Cosmogenic surface exposure dating Free freaky webcam chatrooms
East of the LGM margin exposure ages from 35 samples show Late Weichselian ages in a range between 20.6 - 11.9 ka.
To test to what extent these dates reflect the onset of deglaciation immediately after cessation of active glacier flow, surface exposure ages are evaluated against independent chronologies of Late Weichselian ice-sheet fluctuations in southwestern Scandinavia.
Data from both cosmogenic nuclides are in overall good agreement with each other confirming continuous exposure of the Gotthard Pass area throughout the Holocene.
Some slightly younger in situ 14C ages compared to the corresponding 10Be ages are interpreted to result from partial surface shielding due to snow cover.
While modelling results revealed a major reorganization of the ice streams over the last 20 ka, cosmogenic nuclide data from glacial erratics were used to reconstruct past terrestrial ice surface elevations.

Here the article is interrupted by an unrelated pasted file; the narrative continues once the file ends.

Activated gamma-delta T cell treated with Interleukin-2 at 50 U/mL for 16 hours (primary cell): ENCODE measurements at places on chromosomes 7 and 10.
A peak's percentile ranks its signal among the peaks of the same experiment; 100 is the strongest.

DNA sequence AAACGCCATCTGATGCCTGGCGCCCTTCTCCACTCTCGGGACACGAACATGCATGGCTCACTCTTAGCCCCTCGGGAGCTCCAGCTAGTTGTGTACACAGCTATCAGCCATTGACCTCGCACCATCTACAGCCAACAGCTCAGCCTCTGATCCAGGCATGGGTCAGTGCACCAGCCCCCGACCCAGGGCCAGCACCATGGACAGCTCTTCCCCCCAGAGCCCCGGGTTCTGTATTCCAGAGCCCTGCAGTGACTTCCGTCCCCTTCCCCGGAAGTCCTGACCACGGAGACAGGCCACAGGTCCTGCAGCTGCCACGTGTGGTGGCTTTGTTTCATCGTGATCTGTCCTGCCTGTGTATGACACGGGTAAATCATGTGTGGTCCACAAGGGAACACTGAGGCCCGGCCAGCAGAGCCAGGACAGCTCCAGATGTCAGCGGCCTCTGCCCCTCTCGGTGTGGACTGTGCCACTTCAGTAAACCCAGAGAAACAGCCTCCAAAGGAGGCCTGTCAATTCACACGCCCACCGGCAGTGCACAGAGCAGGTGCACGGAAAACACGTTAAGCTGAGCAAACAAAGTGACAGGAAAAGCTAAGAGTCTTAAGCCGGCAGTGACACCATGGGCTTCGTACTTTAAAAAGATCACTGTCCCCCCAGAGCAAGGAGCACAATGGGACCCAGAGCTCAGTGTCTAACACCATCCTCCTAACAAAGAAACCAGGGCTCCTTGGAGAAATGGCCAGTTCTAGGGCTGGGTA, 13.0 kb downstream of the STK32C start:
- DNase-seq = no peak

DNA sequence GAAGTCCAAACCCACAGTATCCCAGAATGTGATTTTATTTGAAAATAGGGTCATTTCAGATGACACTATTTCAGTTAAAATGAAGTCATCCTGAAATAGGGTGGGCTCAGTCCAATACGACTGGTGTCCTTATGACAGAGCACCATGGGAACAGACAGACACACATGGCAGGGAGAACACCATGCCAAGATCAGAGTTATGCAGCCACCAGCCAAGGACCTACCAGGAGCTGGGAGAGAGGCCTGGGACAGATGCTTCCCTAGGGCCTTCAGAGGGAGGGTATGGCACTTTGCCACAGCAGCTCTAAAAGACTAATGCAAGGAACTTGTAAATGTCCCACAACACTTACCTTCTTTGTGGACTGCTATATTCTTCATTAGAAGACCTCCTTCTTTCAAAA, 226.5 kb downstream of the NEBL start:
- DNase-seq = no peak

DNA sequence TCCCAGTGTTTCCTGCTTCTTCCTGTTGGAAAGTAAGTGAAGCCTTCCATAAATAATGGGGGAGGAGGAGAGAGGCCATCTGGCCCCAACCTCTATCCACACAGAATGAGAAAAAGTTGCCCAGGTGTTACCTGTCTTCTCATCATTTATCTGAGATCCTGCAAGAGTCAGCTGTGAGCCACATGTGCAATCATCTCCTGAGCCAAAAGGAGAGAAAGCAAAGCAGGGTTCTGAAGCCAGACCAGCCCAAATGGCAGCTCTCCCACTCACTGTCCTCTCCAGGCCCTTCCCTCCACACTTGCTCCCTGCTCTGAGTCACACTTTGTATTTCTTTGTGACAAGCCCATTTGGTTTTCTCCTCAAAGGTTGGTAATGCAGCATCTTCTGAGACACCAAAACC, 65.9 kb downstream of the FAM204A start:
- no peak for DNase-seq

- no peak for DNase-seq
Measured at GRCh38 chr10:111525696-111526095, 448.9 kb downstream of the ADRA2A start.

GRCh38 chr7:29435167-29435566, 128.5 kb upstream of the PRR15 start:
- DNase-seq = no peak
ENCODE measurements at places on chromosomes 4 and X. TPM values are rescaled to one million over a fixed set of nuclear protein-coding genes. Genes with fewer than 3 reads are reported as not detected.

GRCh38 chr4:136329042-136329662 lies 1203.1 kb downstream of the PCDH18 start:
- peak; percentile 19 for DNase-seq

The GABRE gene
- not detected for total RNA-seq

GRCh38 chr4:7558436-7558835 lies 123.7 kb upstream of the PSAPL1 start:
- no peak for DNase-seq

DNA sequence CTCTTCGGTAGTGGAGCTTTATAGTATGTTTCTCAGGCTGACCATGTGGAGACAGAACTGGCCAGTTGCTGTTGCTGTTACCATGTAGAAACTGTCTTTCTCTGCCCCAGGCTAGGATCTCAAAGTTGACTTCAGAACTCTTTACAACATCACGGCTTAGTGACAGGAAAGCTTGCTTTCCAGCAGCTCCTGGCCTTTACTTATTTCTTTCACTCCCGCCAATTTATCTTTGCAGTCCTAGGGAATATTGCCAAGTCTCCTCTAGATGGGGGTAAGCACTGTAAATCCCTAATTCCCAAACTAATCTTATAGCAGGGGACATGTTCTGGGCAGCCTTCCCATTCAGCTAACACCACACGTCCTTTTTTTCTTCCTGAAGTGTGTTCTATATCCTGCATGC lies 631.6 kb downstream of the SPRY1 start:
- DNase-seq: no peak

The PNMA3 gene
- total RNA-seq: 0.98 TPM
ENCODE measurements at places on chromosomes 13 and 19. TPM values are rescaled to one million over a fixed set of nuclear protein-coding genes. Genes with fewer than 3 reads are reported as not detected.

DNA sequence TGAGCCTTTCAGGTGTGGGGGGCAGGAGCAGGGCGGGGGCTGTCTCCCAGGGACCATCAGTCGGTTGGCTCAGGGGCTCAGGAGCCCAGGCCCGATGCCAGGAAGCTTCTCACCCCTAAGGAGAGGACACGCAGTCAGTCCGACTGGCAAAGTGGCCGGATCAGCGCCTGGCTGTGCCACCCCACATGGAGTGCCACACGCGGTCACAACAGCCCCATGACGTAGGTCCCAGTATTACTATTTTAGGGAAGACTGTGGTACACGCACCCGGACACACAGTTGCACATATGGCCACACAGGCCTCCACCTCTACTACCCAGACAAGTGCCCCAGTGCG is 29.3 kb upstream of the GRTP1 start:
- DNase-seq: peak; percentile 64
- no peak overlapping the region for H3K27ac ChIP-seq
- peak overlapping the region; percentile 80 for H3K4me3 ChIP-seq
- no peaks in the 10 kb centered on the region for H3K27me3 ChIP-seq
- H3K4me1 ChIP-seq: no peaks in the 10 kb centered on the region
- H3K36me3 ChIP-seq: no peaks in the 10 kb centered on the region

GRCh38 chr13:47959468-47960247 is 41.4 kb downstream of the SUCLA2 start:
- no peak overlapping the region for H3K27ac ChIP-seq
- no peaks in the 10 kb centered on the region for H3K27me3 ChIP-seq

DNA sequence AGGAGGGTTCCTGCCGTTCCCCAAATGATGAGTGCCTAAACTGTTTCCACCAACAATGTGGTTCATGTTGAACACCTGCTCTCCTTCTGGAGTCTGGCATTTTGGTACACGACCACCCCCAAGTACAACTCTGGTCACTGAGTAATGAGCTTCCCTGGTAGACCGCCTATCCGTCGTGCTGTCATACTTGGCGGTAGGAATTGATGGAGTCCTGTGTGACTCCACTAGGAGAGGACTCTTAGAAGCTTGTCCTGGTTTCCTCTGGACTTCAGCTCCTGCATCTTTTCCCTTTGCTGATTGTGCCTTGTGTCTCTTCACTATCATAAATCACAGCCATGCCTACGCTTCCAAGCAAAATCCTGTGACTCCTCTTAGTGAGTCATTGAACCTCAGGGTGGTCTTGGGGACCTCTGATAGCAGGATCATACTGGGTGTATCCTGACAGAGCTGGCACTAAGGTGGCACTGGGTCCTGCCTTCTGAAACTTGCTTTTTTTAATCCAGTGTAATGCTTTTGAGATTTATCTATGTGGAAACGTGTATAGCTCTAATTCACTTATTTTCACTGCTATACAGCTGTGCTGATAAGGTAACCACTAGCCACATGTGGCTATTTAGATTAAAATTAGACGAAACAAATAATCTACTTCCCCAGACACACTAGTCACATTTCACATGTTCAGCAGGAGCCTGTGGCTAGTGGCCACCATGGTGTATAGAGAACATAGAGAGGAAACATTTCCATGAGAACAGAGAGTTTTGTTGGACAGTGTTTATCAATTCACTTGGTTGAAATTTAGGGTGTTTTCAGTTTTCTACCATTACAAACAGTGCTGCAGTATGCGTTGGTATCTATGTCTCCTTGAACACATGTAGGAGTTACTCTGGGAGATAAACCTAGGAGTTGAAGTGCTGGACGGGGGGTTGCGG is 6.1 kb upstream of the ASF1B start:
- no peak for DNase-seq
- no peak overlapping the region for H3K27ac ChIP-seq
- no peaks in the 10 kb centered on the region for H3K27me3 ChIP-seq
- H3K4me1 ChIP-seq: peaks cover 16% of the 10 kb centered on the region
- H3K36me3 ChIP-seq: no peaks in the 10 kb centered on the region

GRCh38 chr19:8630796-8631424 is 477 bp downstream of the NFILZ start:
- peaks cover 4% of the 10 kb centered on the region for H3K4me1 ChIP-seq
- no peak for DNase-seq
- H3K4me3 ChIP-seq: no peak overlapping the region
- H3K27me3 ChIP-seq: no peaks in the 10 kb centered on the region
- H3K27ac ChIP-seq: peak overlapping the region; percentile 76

Alternatively, this pattern of glaciation may reflect a trend of progressively less extensive glaciation in mountain regions that has been observed globally throughout the Pleistocene.
Radiocarbon dating is abundantly used and offers very high precision dates, but we often want to date an event that is either too far in the past, or without the right type of organic matter, to be dated by C.
This is different from techniques (like Ar, or U/Th) that date the formation of a rock itself.
Super high energy particles—mostly protons— are produced by our Sun, supernovae, and probably other extraterrestrial sources.
during phases of glacier readvance, which might have interrupted the general deglaciation trend.